Kevin Young Microbiology and Immunology, University of Arkansas for Medical Sciences, USA
1 protocol

Gang Li
  • Microbiology and Immunology, University of Arkansas for Medical Sciences, USA
Research focus
  • Microbiology
  • 1 Author merit

Education

Ph.D. in Microbiology, University of Saskatchewan, Saskatoon, Canada, 2009

Current position

Postdoctoral Research Associate, Department of Microbiology & Immunology, University of Arkansas for Medical Sciences, Little Rock, Arkansas, USA 72205-7199

Publications

  1. Li, G. and Young, K. D. (2012). Isolation and identification of new inner membrane-associated proteins that localize to cell poles in Escherichia coli. Mol Microbiol 84(2): 276-295.
  2. Strozen, T. G., Li, G. and Howard, S. P. (2012). YghG (GspSbeta) is a novel pilot protein required for localization of the GspSbeta type II secretion system secretin of enterotoxigenic Escherichia coli. Infect Immun 80(8): 2608-2622.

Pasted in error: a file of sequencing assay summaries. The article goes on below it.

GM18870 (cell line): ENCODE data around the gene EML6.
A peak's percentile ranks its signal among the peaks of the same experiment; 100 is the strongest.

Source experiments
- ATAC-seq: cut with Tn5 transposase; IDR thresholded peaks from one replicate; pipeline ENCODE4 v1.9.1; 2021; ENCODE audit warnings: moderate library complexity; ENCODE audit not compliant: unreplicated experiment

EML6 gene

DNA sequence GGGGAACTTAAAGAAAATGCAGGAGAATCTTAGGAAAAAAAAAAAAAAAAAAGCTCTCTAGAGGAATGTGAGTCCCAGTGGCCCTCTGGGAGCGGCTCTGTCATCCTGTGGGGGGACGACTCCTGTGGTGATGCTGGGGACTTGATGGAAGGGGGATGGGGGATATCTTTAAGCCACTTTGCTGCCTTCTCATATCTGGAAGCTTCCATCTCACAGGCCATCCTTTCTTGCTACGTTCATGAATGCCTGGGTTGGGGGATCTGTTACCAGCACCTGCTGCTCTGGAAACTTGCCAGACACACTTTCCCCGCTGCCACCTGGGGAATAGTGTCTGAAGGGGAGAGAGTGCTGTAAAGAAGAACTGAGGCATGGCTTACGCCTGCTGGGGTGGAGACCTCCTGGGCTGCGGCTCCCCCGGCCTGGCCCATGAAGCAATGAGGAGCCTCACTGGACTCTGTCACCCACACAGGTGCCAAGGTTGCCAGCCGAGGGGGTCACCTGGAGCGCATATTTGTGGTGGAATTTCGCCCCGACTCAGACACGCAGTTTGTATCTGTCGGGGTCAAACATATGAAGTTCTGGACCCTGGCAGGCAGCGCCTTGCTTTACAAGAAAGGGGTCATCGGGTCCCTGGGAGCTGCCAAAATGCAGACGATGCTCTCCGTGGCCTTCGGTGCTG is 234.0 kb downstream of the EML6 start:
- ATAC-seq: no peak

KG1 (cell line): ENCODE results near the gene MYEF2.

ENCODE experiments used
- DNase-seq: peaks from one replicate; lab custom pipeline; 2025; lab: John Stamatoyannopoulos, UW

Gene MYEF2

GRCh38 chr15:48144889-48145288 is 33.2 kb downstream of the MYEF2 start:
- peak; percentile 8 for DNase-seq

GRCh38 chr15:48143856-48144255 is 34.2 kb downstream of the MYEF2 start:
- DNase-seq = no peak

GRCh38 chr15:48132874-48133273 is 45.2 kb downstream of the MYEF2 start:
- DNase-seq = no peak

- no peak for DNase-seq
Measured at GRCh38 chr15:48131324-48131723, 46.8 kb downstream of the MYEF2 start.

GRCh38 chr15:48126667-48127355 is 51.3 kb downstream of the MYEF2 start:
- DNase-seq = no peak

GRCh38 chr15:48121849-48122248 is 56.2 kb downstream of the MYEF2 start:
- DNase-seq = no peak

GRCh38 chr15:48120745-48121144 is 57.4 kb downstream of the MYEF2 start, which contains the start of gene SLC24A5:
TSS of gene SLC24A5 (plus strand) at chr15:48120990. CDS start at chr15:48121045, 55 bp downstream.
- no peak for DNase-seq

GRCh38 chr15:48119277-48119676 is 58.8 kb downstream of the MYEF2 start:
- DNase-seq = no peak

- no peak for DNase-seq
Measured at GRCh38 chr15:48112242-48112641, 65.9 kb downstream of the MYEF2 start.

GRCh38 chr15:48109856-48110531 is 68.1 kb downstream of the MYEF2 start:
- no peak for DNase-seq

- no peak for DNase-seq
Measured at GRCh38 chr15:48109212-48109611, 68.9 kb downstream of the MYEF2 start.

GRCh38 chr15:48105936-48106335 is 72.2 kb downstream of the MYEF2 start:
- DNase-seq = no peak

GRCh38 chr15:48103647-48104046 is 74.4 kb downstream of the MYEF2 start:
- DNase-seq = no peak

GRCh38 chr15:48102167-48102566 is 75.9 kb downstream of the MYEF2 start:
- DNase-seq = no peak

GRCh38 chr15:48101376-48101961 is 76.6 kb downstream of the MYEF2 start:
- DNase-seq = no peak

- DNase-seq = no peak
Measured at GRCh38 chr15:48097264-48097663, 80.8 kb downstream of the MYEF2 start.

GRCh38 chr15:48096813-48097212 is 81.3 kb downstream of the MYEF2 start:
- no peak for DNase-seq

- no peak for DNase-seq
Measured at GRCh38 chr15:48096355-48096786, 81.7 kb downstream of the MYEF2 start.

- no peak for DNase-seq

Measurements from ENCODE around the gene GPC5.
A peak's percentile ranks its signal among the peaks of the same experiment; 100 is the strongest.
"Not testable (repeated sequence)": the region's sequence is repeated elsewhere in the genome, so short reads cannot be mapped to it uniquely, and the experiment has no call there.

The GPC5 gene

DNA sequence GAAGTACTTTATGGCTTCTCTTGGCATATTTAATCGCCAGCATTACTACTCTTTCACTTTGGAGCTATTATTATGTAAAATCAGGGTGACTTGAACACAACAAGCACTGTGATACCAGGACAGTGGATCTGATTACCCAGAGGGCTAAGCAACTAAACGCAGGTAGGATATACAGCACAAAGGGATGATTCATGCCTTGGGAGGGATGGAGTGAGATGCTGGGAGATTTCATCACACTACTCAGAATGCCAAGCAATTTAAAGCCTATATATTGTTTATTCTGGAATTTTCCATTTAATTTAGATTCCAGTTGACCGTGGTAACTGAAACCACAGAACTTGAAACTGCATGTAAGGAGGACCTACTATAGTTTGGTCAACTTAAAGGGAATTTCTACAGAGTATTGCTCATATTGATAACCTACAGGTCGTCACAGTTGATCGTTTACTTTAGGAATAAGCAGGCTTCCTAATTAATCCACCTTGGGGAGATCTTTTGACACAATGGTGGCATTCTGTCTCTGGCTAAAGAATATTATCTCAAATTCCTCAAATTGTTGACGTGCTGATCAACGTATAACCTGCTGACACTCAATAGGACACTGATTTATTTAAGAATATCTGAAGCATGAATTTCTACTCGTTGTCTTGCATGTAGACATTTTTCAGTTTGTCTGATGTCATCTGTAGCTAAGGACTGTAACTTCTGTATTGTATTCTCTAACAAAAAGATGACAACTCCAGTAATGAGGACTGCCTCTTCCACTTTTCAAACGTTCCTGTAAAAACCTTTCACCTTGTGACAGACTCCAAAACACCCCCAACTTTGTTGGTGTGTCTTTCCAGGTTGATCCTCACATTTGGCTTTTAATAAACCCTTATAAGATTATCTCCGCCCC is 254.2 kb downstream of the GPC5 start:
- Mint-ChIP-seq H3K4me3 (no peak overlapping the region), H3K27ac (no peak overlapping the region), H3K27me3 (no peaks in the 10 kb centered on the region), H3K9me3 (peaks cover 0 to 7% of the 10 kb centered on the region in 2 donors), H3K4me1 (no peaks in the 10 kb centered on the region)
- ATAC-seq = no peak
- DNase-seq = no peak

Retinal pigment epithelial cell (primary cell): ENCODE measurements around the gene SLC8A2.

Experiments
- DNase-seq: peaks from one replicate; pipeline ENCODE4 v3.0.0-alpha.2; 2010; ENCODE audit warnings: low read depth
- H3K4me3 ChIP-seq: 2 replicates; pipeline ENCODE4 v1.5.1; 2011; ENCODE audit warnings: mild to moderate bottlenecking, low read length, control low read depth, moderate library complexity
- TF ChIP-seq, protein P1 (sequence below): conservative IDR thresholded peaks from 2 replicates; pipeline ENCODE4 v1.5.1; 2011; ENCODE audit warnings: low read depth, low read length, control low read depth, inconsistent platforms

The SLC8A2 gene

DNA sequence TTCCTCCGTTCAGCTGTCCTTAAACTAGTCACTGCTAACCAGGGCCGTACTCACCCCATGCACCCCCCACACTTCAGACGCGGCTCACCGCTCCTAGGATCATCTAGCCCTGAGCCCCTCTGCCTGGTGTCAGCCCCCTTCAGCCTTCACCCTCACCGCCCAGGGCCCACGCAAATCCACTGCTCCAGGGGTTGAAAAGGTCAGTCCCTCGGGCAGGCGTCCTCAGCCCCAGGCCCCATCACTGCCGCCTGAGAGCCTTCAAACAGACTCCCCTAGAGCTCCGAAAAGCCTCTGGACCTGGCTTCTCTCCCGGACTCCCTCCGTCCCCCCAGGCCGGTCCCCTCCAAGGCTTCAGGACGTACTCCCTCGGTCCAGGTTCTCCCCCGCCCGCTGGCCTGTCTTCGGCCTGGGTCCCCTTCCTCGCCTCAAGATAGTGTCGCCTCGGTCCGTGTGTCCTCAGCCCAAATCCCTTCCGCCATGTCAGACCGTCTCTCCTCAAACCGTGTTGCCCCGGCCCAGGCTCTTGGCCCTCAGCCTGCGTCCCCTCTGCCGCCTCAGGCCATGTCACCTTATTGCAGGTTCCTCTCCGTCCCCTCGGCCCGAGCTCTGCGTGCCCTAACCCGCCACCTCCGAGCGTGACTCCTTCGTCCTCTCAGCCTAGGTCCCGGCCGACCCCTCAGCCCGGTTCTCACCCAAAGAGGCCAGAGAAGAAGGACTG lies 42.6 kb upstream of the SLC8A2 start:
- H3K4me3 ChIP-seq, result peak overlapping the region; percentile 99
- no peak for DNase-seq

3. Li, G., Miller, A., Bull, H. and Howard, S. P. (2011). Assembly of the type II secretion system: identification of ExeA residues critical for peptidoglycan binding and secretin multimerization. J Bacteriol 193(1): 197-204.
  4. Li, G. and Howard, S. P. (2010). ExeA binds to peptidoglycan and forms a multimer for assembly of the type II secretion apparatus in Aeromonas hydrophila. Mol Microbiol 76(3): 772-781.
  5. Howard, S. P., Gebhart, C., Langen, G. R., Li, G. and Strozen, T. G. (2006). Interactions between peptidoglycan and the ExeAB complex during assembly of the type II secretin of Aeromonas hydrophila. Mol Microbiol 59(3): 1062-1072.
  6. Schoenhofen, I. C., Li, G., Strozen, T. G. and Howard, S. P. (2005). Purification and characterization of the N-terminal domain of ExeA: a novel ATPase involved in the type II secretion pathway of Aeromonas hydrophila. J Bacteriol 187(18): 6370-6378.
1 Protocol published
Isolation of Inner Membrane Vesicles from Escherichia coli by Using an Affinity Tag
Authors:  Gang Li and Kevin D. Young, date: 10/20/2012, view: 7347, Q&A: 0
This protocol was developed in a project aimed to identify the inner membrane proteins localizing to cell poles in Escherichia coli (E. coli). By using a known polar protein Tar as a tag, we isolated pole-derived inner membrane ...
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